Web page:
To Mrs. G. W. Hale
21 December 1894]
I am glad that Haridas Viharidas has sent the rugs. I am afraid they will take a long time to reach here. The Raja was very much pleased with the phonograph, as he writes, and has heard my voice several times. Hope he will bring it into life.
I have not seen Sister Mary yet, but hope to see her this week as I am going away to New York next Tuesday. Cannot come by any means to Chicago now, for I expect to go to Washington from New York and hope to be pretty busy in New York.
If I can snatch up a few days between the lecture in Brooklyn on the 30th and the next series in New York, I will fly to Chicago for a few days. If I had time just now, it would have been better for me, for the half-fare ticket will expire after this month.
I have been kept very busy here this month so could not go to Boston even for a day. Now I have time and hope to see Sister Mary.
How are the babies at home? Mrs. M. Adams of Chicago, who lectures on voice building and walking etc., has been lecturing here all this time. She is a very great lady in every respect and so intelligent. She knows all of you and likes the “Hale girls” very much. Sister Isabel[le] knows her especially, I think.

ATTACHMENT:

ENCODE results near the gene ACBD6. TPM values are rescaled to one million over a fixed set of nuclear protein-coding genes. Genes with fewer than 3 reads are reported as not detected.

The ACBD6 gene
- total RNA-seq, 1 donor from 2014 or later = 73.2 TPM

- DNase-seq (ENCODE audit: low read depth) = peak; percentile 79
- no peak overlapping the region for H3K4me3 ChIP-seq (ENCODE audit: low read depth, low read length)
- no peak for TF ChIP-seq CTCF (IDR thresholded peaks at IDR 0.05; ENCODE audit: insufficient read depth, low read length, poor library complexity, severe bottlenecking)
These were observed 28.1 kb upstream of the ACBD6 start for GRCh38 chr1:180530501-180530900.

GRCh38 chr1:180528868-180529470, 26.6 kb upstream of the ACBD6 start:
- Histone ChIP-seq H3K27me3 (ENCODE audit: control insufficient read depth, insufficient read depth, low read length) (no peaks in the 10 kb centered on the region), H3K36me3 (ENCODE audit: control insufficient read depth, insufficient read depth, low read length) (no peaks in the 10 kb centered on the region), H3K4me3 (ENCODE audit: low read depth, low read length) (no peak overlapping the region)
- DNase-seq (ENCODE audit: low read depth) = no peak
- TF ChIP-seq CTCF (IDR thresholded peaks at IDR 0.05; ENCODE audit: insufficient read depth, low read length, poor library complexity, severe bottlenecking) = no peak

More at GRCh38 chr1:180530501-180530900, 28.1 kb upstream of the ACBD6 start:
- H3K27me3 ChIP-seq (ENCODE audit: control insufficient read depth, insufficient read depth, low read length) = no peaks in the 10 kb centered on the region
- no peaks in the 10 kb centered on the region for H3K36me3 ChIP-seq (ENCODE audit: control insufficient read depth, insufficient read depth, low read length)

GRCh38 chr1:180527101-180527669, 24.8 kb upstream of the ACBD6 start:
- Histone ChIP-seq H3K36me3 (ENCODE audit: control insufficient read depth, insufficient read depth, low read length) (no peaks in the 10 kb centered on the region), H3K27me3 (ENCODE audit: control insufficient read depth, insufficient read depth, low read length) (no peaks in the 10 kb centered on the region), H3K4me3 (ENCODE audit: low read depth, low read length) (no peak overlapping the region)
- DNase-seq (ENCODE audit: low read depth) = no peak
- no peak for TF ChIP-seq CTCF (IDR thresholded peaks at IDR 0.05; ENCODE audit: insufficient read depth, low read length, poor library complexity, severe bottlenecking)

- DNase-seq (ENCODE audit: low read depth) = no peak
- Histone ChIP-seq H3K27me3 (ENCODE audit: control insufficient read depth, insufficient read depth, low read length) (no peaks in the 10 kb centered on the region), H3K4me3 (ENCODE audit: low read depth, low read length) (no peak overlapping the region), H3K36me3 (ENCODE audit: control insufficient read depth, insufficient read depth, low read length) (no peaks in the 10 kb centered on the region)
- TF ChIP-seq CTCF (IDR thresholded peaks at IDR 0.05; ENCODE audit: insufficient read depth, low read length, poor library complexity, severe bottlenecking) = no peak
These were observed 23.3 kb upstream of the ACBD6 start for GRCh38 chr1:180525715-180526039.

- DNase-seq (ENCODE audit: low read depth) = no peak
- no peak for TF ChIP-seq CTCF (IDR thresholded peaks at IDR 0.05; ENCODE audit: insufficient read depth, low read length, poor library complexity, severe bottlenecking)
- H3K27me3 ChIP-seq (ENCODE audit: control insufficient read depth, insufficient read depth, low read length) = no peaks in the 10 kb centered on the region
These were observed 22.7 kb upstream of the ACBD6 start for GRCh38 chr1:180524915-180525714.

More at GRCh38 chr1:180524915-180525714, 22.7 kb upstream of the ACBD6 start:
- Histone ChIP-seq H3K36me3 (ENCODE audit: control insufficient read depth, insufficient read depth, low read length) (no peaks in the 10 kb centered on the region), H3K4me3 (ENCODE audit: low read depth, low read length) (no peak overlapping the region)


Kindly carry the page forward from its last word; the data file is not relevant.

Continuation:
Do not you see, Mother–I am determined to work my project out. I must see the light. India can cheer alone–but no money. In the East and South I am getting slowly friends who will help me in my work, I am sure, as they have done already. They all like me more and more.
I have made friends of Lady Somerset and Miss Willard, you will be glad to know. So you see, Mother, you are the only attraction in Chicago; and so long I am in this country, wherever you live is my home. As soon as I have time I will run in to see you and the sisters. But I have no other hopes in the West; nor will you advise me to destroy the only hope I have of success in these parts of the country by giving it up and going to Chicago to be idle as the day is long.
Mrs. Bull and a few other ladies here who are helping me on are not only sincere and love me but they have the power to do as leaders of society. Would that you had millions.
With my love to you all,
Your ever affectionate Son,
To Miss. Mary Hale
21st December, 1894.
I had not anything from you since your last. I am going away next Tuesday to New York. You must have received Mrs. Bull’s letter in the meanwhile. If you cannot accept it, I shall be very glad to come over any day — I have time now as the lectures are at an end, except Sunday next.
Yours ever affectionately,